Childhood Maltreatment Predicts Adult Emotional Difficulties

The following is excerpted from an online article posted by MedicalXpress.

Have you ever wanted to convey a feeling but just couldn’t find the right words? Millions of people struggle with a personality trait known as alexithymia, which means “no words for feelings.” Individuals with alexithymia have difficulty identifying and describing their emotions. This trait can harm their social and intimate relationships. They are likely to miss social cues and thus fail to recognize or understand the feelings of others. Past research has suggested that a history of child maltreatment could play a role in developing adult alexithymia.

A new meta-analysis published this month in Psychological Bulletin, led by Stanford University researchers, is the first study to synthesize empirical evidence in global literature on links between adult alexithymia and all forms of child maltreatment.

“We can say now with more confidence that these phenomena—child maltreatment and alexithymia—are related to each other to a great extent,” said senior co-author Anat Talmon, who supervised the study as a postdoctoral research fellow at Stanford University and currently serves as an assistant professor with the Paul Baerwald School of Social Work and Social Welfare at the Hebrew University of Jerusalem.

The researchers examined 78 published sources that reported details of potential child maltreatment and levels of alexithymia in adulthood. In total, 36,141 participants were included in the study conducted by the Stanford Psychophysiology Laboratory with collaborators at the Hebrew University and Adam Mickiewicz University.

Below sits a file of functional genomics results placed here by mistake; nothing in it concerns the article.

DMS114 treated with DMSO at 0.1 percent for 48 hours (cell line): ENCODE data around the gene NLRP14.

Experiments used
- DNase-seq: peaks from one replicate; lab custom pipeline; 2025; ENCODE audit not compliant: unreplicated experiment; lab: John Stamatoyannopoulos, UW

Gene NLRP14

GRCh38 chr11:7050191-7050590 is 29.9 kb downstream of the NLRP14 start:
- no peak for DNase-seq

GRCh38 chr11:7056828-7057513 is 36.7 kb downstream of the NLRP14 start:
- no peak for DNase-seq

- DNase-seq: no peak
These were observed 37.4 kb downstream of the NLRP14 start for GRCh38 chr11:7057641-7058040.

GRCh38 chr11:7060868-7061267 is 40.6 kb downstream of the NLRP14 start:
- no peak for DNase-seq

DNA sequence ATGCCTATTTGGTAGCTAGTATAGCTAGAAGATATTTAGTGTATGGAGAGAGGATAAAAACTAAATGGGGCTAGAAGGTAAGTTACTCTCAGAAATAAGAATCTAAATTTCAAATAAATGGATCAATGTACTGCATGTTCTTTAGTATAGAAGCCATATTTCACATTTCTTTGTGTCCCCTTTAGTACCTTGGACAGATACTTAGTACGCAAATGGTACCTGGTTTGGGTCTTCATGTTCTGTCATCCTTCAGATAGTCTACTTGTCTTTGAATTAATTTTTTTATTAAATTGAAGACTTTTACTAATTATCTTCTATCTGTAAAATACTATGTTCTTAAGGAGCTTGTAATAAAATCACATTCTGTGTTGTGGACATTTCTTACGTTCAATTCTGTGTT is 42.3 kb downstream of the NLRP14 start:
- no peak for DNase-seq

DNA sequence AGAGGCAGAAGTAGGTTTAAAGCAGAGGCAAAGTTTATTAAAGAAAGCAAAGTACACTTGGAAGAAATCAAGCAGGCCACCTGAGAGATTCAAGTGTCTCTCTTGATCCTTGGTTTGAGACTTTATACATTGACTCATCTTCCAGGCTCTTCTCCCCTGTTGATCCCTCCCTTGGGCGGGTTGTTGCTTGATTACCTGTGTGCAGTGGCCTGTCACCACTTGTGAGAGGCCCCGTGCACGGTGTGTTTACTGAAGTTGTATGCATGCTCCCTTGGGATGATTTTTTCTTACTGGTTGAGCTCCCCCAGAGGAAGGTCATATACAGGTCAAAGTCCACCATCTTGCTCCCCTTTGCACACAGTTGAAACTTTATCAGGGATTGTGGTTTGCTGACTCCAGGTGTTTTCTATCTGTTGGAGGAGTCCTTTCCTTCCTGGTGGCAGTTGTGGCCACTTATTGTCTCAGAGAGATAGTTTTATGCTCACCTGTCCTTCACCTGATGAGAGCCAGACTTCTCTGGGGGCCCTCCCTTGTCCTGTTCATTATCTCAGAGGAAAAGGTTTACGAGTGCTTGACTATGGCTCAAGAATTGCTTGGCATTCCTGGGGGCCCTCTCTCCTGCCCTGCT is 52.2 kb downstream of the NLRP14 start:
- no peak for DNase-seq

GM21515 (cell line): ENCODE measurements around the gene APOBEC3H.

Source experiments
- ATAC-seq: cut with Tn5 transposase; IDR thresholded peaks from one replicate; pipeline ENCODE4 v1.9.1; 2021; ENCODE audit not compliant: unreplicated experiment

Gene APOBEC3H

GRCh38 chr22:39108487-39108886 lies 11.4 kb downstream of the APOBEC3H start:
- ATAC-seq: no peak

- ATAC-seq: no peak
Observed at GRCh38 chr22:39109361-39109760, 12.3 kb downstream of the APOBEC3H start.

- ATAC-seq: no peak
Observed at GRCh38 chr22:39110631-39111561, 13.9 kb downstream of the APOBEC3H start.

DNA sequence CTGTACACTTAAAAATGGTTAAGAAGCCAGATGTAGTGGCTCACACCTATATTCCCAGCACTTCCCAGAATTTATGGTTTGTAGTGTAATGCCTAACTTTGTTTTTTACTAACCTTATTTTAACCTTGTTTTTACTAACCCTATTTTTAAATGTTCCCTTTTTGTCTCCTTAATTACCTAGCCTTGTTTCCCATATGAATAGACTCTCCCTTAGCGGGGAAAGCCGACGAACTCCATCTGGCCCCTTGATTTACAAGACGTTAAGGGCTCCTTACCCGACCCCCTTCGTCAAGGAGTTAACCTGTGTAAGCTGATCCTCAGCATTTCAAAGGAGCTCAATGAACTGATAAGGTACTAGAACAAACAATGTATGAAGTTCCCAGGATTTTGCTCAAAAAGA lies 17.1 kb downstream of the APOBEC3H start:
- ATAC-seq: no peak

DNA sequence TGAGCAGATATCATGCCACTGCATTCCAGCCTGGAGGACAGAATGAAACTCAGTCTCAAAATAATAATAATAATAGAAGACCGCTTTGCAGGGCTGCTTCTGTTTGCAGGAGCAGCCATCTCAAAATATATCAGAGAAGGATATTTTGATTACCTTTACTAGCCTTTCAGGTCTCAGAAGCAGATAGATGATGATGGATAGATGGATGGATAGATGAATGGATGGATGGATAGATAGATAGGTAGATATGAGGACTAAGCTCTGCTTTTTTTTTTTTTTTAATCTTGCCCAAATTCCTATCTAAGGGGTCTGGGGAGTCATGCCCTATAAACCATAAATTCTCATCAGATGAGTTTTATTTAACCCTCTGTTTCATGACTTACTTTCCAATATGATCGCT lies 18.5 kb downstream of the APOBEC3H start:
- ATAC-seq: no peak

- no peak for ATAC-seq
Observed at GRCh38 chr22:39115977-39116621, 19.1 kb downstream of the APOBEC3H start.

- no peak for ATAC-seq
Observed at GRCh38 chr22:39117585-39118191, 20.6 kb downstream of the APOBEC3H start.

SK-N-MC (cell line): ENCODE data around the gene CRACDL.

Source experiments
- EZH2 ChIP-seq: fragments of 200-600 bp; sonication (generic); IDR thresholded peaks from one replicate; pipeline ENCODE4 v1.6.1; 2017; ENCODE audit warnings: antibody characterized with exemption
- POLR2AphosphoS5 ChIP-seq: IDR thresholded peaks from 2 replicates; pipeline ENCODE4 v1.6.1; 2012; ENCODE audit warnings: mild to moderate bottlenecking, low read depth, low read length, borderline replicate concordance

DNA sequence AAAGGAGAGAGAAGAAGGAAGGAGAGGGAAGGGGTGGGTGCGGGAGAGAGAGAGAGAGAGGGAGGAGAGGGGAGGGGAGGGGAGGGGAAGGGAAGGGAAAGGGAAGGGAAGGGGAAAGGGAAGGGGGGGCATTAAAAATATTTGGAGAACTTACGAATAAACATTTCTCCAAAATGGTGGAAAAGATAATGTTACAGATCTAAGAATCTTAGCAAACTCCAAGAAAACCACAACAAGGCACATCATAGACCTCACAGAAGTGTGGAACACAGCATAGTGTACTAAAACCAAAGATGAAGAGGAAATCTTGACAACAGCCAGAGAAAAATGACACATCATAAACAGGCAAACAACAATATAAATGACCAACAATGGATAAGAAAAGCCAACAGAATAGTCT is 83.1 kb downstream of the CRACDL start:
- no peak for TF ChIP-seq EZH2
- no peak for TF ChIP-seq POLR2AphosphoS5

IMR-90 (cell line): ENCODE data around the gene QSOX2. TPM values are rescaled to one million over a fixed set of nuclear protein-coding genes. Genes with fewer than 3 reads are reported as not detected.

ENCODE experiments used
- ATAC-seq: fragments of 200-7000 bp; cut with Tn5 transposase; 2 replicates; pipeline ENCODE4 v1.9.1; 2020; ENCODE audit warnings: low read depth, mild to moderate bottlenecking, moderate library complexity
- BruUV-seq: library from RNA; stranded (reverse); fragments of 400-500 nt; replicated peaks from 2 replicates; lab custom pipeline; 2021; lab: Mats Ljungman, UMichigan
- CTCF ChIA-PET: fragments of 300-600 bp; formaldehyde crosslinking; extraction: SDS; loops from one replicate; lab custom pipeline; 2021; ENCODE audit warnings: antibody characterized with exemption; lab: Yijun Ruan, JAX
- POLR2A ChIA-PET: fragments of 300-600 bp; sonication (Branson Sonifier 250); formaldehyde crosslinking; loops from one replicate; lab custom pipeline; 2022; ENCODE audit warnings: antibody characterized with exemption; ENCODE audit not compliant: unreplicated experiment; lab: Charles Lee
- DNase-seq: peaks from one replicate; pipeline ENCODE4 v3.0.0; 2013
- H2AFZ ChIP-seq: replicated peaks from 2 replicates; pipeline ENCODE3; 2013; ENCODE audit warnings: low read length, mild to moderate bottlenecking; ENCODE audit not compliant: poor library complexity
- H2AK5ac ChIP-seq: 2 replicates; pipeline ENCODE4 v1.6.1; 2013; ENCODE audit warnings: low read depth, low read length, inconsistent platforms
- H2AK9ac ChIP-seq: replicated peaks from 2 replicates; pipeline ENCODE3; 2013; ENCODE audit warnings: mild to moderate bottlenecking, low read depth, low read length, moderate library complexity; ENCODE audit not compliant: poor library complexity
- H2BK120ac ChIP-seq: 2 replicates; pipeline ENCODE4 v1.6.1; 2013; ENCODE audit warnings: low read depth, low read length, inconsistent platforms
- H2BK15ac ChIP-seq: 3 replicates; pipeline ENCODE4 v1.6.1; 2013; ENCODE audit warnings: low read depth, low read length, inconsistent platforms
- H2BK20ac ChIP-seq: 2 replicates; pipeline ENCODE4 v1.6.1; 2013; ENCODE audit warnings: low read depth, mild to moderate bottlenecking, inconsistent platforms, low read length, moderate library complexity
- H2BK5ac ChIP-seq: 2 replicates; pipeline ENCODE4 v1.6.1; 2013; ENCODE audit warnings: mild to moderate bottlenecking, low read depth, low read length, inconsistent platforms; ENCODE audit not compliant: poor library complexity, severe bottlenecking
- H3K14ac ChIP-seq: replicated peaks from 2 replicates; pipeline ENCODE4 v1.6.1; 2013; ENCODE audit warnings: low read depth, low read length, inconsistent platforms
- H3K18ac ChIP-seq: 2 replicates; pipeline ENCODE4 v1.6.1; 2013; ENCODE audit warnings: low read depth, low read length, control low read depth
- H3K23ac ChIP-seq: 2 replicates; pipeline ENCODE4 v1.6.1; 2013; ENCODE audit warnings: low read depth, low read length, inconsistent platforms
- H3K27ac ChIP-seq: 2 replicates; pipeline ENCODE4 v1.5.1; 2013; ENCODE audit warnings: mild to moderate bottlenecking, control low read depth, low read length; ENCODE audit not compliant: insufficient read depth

Three child maltreatment types—emotional neglect, emotional abuse, and physical neglect—were particularly strong predictors of alexithymia. Emotional neglect and physical neglect commonly occur together. Two other types—sexual abuse and physical abuse—were related to alexithymia but were less strongly predictive.

Source: MedicalXpress

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[reposted by] Jim Liebelt

Jim is Senior Writer, Editor and Researcher for HomeWord. Jim has 40 years of experience as a youth and family ministry specialist, having served over the years as a pastor, author, consultant, mentor, trainer, college instructor, and speaker. Jim’s HomeWord culture blog also appears on and Jim and his wife Jenny live in Quincy, MA.

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